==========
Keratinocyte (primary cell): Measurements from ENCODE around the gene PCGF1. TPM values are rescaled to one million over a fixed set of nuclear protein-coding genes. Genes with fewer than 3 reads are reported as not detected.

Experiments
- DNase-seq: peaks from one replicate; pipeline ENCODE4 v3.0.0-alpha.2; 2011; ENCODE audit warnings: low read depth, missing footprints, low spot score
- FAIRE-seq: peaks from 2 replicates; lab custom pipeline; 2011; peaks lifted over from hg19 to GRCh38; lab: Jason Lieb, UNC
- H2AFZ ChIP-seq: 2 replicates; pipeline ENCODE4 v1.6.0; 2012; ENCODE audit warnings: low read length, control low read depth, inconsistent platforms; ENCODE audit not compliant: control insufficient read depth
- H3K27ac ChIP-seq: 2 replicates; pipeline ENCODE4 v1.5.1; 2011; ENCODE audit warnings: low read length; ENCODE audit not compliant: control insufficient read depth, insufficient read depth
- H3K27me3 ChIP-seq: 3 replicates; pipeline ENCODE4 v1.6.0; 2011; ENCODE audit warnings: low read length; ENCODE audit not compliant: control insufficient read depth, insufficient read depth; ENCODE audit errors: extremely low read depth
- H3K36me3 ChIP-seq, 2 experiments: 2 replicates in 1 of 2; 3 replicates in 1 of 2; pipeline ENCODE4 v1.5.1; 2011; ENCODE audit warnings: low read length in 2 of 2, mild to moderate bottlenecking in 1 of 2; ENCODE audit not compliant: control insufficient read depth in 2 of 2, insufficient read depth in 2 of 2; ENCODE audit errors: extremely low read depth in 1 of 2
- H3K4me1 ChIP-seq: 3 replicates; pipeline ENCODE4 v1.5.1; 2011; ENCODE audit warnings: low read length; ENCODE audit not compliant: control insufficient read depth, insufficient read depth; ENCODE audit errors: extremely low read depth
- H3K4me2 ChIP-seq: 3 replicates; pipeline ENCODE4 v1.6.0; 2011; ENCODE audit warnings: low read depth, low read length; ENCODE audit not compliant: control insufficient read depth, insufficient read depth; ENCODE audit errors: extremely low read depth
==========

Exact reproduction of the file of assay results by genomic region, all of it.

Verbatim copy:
Keratinocyte (primary cell): Measurements from ENCODE around the gene PCGF1. TPM values are rescaled to one million over a fixed set of nuclear protein-coding genes. Genes with fewer than 3 reads are reported as not detected.

Experiments
- DNase-seq: peaks from one replicate; pipeline ENCODE4 v3.0.0-alpha.2; 2011; ENCODE audit warnings: low read depth, missing footprints, low spot score
- FAIRE-seq: peaks from 2 replicates; lab custom pipeline; 2011; peaks lifted over from hg19 to GRCh38; lab: Jason Lieb, UNC
- H2AFZ ChIP-seq: 2 replicates; pipeline ENCODE4 v1.6.0; 2012; ENCODE audit warnings: low read length, control low read depth, inconsistent platforms; ENCODE audit not compliant: control insufficient read depth
- H3K27ac ChIP-seq: 2 replicates; pipeline ENCODE4 v1.5.1; 2011; ENCODE audit warnings: low read length; ENCODE audit not compliant: control insufficient read depth, insufficient read depth
- H3K27me3 ChIP-seq: 3 replicates; pipeline ENCODE4 v1.6.0; 2011; ENCODE audit warnings: low read length; ENCODE audit not compliant: control insufficient read depth, insufficient read depth; ENCODE audit errors: extremely low read depth
- H3K36me3 ChIP-seq, 2 experiments: 2 replicates in 1 of 2; 3 replicates in 1 of 2; pipeline ENCODE4 v1.5.1; 2011; ENCODE audit warnings: low read length in 2 of 2, mild to moderate bottlenecking in 1 of 2; ENCODE audit not compliant: control insufficient read depth in 2 of 2, insufficient read depth in 2 of 2; ENCODE audit errors: extremely low read depth in 1 of 2
- H3K4me1 ChIP-seq: 3 replicates; pipeline ENCODE4 v1.5.1; 2011; ENCODE audit warnings: low read length; ENCODE audit not compliant: control insufficient read depth, insufficient read depth; ENCODE audit errors: extremely low read depth
- H3K4me2 ChIP-seq: 3 replicates; pipeline ENCODE4 v1.6.0; 2011; ENCODE audit warnings: low read depth, low read length; ENCODE audit not compliant: control insufficient read depth, insufficient read depth; ENCODE audit errors: extremely low read depth